The eighth-graders from Indiana bounded off the bus at the U.S. Capitol, where they stood attentively on the lawn as their tour guide pointed out the 9-million-pound dome and where the president stood at the inauguration.
Then they spotted their scrapbook moment: two U.S. Capitol Police officers walking toward them, assault rifles strapped to their chests.
Cindy Robinson is next to photograph the Indiana group. The possibility of seeing sharpshooters on the White House roof had students talking.
(Marvin Joseph -- The Washington Post)
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"Can I take a picture of your gun?" a student shouted. The officer smiled and stopped to ask where they were from and about their trip.
But the students were far more engrossed in their own questions -- "What kind of gun is it?" one asked. "You ever use the gun?" asked another before the officer wished them well and strolled away.
As the National Cherry Blossom Festival and the spring tourism season shift into high gear this weekend, District officials expect more visitors than in any other year since Sept. 11, 2001. Yet the precautions borne of terrorism -- the street closures, the Jersey barriers, the heavily armed guards -- have become as much a part of the Washington experience as a trip to the Lincoln Memorial.
On any given day, out-of-towners can see Secret Service agents standing on the White House roof. Police cruisers park outside the gated driveways to the Capitol. Heavy concrete barricades protect virtually all public buildings and monuments, from the White House to the Bureau of Engraving and Printing to the Jefferson Memorial, where a police cruiser sits in a parking lot no longer open to the public.
Then there are the ever-present metal detectors and bag searches, which lead to long lines at museums and make a quick stop a near impossibility, particularly for large tour groups.
"It has added a lot of time. We can do less in a day," said Norma Newpol, a professional guide who has been leading tours since 1971. "Instead of running into the Library of Congress for a half-hour, it takes a half-hour just to get in the building. To us, who have known the difference, it's distressing."
Outside the White House last week, Craig Kincaid, 43, a firefighter visiting from California, groused after a police officer, without explanation, ordered a small crowd to move away from the fence bordering the South Lawn. The precautions, Kincaid said, create the impression that "Washington, D.C., is open but it's closed. You can go here and there, but the sites that are important are bottled up."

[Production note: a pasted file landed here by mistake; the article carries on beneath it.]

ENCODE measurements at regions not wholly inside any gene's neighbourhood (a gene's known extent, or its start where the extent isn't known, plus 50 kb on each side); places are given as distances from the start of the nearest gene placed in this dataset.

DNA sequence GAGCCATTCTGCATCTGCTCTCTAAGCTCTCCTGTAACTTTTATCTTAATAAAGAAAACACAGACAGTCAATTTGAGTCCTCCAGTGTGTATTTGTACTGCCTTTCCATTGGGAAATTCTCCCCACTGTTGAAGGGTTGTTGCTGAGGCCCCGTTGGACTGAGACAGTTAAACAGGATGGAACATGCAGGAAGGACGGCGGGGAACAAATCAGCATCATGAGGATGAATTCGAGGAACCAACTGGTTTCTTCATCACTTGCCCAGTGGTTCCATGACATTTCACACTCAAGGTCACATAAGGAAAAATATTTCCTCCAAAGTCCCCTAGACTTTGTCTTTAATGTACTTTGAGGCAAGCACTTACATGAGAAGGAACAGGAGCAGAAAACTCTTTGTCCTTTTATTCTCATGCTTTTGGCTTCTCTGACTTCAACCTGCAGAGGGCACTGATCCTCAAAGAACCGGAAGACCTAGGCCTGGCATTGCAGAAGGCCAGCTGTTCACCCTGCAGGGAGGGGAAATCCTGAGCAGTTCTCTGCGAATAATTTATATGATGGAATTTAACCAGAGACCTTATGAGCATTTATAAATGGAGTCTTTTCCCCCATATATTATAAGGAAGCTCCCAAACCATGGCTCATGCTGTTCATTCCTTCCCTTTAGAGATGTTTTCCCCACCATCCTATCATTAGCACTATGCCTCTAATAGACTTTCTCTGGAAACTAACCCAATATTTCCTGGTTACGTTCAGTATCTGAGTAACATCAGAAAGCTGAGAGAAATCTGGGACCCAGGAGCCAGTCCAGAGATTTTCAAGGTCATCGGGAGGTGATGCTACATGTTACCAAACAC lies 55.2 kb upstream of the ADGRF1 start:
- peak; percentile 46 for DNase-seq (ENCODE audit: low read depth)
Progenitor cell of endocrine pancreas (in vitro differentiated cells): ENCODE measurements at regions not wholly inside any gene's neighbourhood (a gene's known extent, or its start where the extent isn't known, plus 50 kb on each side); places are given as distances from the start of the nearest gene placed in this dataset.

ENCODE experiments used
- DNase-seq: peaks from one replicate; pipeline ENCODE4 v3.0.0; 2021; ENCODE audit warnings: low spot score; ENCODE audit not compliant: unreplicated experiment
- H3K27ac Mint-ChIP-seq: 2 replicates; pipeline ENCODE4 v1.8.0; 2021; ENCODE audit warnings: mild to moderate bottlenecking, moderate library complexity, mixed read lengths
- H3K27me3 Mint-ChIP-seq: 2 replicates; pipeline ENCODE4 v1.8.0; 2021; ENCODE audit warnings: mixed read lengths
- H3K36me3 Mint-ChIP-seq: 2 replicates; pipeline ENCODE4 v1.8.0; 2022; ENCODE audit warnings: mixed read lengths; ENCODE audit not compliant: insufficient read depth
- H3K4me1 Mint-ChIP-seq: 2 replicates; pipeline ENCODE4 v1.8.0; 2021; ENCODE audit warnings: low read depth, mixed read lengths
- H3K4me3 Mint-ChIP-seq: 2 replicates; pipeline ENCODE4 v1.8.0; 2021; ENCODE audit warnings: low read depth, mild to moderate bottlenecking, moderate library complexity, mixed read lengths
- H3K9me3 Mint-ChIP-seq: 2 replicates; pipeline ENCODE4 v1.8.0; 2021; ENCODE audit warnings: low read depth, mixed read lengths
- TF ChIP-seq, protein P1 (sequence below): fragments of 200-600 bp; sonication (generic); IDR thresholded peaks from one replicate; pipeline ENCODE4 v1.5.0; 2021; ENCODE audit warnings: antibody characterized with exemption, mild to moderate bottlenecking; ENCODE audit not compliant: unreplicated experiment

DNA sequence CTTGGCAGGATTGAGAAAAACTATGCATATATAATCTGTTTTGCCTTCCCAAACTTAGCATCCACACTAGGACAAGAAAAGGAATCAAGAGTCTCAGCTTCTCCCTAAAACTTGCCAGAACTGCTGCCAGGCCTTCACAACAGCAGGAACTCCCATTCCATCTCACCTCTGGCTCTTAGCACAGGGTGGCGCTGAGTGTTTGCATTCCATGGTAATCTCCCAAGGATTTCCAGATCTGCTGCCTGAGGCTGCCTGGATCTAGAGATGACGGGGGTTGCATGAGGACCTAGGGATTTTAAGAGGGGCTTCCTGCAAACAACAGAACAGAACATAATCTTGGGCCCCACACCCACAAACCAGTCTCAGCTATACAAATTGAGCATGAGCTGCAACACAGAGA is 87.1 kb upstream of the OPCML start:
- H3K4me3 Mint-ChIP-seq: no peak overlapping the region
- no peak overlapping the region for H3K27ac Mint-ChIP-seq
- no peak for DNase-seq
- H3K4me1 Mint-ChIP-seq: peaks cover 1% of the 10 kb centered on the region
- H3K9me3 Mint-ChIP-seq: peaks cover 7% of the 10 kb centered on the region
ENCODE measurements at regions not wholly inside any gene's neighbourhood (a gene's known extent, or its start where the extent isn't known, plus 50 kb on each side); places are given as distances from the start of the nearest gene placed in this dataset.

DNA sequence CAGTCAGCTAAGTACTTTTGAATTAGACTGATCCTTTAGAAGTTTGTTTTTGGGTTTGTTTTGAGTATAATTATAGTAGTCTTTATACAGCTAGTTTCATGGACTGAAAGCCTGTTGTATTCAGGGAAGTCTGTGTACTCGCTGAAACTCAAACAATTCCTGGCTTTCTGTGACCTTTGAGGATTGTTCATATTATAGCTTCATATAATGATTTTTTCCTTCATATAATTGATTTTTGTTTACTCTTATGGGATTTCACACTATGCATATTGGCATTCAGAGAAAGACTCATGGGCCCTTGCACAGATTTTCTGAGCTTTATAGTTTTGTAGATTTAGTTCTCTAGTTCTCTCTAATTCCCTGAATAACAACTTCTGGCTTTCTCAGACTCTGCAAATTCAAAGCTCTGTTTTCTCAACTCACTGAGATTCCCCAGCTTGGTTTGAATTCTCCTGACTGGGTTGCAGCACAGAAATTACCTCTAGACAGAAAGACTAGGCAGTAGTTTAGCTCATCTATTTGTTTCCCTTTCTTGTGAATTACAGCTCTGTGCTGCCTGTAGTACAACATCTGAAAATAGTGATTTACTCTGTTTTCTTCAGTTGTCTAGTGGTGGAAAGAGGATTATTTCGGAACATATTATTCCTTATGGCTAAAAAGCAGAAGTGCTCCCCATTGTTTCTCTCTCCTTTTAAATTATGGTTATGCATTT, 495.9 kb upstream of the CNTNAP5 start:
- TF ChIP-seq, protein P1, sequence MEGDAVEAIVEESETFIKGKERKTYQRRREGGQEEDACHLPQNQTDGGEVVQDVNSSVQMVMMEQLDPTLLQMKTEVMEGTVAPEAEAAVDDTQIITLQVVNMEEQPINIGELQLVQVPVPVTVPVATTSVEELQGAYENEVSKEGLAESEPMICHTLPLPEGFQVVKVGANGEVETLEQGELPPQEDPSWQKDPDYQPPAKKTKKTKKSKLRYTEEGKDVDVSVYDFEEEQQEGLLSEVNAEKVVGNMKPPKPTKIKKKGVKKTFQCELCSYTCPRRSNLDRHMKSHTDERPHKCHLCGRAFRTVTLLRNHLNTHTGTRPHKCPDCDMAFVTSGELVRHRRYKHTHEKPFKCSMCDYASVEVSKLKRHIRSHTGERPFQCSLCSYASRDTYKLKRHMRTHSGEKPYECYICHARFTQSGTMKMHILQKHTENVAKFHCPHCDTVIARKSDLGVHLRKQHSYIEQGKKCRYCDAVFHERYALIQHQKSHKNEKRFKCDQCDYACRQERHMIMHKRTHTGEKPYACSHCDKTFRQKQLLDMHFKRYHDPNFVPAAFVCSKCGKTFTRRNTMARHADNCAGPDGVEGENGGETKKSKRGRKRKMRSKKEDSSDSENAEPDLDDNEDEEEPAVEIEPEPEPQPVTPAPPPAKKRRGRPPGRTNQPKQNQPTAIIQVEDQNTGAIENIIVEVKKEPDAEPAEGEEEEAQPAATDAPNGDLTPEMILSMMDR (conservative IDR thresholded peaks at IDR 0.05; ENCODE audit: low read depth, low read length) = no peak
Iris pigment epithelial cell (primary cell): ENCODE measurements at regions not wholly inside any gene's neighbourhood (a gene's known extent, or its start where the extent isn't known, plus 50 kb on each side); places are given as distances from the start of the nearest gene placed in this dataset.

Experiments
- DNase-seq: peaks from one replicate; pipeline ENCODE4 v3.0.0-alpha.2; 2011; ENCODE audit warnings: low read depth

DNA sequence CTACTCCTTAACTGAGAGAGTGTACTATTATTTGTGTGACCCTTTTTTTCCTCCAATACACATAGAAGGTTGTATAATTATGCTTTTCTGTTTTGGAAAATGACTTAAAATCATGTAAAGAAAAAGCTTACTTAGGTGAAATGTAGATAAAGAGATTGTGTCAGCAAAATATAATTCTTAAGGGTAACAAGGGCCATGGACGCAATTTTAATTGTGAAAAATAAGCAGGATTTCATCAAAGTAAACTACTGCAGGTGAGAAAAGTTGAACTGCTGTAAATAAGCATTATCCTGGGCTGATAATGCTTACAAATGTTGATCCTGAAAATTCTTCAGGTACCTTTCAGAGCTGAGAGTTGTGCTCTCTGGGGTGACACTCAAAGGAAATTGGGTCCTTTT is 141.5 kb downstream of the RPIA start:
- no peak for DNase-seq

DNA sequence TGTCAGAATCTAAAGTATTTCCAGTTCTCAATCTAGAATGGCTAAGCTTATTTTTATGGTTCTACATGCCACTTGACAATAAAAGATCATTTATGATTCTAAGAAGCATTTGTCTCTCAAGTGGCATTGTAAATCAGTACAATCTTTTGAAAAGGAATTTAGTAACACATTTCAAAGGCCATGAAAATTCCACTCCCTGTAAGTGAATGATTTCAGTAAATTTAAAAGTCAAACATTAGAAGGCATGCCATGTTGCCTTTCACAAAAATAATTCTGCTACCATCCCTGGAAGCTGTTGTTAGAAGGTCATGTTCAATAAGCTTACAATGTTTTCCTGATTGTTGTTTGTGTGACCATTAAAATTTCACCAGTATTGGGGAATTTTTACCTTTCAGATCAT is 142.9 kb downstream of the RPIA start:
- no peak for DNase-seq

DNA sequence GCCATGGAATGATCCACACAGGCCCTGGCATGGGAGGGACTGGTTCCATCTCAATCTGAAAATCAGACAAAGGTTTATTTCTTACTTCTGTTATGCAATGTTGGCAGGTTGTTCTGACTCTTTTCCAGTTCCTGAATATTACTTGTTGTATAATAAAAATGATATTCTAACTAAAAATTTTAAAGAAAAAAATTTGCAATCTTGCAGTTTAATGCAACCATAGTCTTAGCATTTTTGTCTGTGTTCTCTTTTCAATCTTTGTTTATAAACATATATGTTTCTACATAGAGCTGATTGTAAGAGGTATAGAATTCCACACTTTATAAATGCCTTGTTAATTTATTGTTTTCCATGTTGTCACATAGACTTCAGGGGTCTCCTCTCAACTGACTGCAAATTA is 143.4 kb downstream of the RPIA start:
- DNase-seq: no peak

His friend Shannon Hale, 52, a public school administrator from Grass Valley, Calif., said she found the presence of security overbearing and even unsettling. "I feel not as safe. I feel less at ease," she said. "You feel watched -- you notice all the cameras."
Not everyone is troubled. After their stop at the Capitol, the Indiana eighth-graders boarded their bus for the short trip to the White House, where their tour guide, Ruth Croan, said as they pulled up, "We have to look up at the roof to see if there are any sharpshooters."
Those reminders of security help educate the students, said the youngsters' principal, Mike Robinson, who was on the trip. "These kids need to see what life is like," Robinson said. "It tells you that times have changed."
Across downtown, security concerns have spawned a sprawl of construction projects. An imposing wood fence surrounds the East Front of the Capitol while crews undertake a $470 million project that includes an underground visitors center, scheduled to be completed next year. For six months, the Washington Monument has been fenced off as crews install vehicular barriers. The monument is to reopen this week, although the grounds will be off-limits until June.
Closed for 11 months for the construction of security upgrades, Pennsylvania Avenue at the White House reopened to pedestrians in November. With slender, waist-high barrier posts and guard booths at both ends, the security measures do not appear as imposing as others, which was the architect's intention. "The overall idea was that you didn't know it was a security project," said Matthew Urbanski, a principal at Michael Van Valkenburgh Associates, a New York-based firm.